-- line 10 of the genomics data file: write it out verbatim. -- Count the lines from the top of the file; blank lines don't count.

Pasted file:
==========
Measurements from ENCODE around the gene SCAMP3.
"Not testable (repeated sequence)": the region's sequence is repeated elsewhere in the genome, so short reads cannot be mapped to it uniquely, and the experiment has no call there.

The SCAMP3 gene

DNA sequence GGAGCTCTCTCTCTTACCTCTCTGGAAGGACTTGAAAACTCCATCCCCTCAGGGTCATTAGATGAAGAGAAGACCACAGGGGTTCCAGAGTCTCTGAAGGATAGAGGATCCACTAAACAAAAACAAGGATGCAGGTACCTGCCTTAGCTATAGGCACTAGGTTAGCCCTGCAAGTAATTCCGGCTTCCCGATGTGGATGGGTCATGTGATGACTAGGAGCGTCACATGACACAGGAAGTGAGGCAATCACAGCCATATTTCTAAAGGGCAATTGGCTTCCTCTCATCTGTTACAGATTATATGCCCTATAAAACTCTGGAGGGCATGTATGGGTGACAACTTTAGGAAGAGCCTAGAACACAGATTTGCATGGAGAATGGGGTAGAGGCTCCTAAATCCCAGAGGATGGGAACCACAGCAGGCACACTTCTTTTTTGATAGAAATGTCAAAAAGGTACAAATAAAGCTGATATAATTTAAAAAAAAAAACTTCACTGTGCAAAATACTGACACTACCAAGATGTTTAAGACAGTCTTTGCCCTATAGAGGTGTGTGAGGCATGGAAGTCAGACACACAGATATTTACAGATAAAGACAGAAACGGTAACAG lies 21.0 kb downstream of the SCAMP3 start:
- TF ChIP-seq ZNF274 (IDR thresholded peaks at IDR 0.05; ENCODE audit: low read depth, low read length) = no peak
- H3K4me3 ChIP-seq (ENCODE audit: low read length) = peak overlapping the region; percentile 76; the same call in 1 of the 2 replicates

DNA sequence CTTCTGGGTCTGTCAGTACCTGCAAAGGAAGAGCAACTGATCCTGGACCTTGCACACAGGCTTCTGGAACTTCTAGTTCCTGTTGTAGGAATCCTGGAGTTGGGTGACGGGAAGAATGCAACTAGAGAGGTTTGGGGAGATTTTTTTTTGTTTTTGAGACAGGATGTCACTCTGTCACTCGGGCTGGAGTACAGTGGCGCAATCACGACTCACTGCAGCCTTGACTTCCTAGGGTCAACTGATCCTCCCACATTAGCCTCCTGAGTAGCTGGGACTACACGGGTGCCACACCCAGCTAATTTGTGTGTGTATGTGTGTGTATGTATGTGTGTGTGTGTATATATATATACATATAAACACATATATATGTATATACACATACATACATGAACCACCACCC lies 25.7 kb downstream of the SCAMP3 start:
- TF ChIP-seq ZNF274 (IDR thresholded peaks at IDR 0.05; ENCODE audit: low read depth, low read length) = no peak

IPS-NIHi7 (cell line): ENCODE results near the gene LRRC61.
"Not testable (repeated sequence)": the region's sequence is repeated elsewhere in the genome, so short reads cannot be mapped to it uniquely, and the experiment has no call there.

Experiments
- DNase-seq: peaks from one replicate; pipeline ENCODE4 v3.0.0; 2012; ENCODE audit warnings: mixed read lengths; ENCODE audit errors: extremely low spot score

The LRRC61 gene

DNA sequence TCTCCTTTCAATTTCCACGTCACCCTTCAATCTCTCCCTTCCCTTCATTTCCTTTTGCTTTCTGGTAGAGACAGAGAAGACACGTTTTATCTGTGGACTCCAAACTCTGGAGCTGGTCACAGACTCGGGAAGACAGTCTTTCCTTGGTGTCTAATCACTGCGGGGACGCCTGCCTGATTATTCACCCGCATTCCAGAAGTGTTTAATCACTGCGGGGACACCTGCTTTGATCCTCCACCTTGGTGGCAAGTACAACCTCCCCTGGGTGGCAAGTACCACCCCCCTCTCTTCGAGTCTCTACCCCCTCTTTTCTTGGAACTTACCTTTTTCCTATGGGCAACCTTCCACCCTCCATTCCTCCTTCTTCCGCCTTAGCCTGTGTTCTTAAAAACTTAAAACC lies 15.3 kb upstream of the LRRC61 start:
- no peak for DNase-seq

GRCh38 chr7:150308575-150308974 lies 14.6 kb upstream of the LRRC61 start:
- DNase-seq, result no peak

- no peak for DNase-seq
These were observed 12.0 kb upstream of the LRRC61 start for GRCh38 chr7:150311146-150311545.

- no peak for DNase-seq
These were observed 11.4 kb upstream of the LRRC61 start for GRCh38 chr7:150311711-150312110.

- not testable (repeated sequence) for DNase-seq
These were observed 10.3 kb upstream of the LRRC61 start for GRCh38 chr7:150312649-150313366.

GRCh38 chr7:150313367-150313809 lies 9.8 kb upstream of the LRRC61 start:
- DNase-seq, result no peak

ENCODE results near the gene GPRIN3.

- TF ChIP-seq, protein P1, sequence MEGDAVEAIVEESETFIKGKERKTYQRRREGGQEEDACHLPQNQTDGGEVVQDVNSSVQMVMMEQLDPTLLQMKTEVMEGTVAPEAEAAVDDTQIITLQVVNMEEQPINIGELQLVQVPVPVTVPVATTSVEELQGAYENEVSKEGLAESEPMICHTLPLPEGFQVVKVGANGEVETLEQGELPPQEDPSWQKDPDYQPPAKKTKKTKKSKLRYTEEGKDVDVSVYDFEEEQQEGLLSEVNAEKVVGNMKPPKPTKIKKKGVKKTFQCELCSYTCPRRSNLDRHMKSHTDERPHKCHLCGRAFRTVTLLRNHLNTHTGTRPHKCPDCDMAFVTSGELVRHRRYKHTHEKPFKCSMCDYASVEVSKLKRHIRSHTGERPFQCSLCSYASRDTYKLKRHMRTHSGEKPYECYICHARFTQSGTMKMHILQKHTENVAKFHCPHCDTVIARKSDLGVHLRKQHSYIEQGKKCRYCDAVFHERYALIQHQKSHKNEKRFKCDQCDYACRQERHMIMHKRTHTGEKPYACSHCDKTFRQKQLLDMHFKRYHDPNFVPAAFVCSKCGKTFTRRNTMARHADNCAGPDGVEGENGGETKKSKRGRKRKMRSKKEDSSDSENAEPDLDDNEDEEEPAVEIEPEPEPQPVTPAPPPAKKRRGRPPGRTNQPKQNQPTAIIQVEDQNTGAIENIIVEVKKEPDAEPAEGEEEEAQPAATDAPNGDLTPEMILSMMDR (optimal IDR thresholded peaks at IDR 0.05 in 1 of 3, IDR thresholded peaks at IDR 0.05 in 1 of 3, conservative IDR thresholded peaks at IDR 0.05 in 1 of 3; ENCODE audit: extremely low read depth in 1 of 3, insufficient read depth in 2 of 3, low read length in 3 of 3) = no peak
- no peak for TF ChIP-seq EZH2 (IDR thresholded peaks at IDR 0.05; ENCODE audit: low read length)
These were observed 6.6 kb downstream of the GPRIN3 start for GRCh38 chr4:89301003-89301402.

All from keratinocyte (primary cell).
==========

"Not testable (repeated sequence)": the region's sequence is repeated elsewhere in the genome, so short reads cannot be mapped to it uniquely, and the experiment has no call there.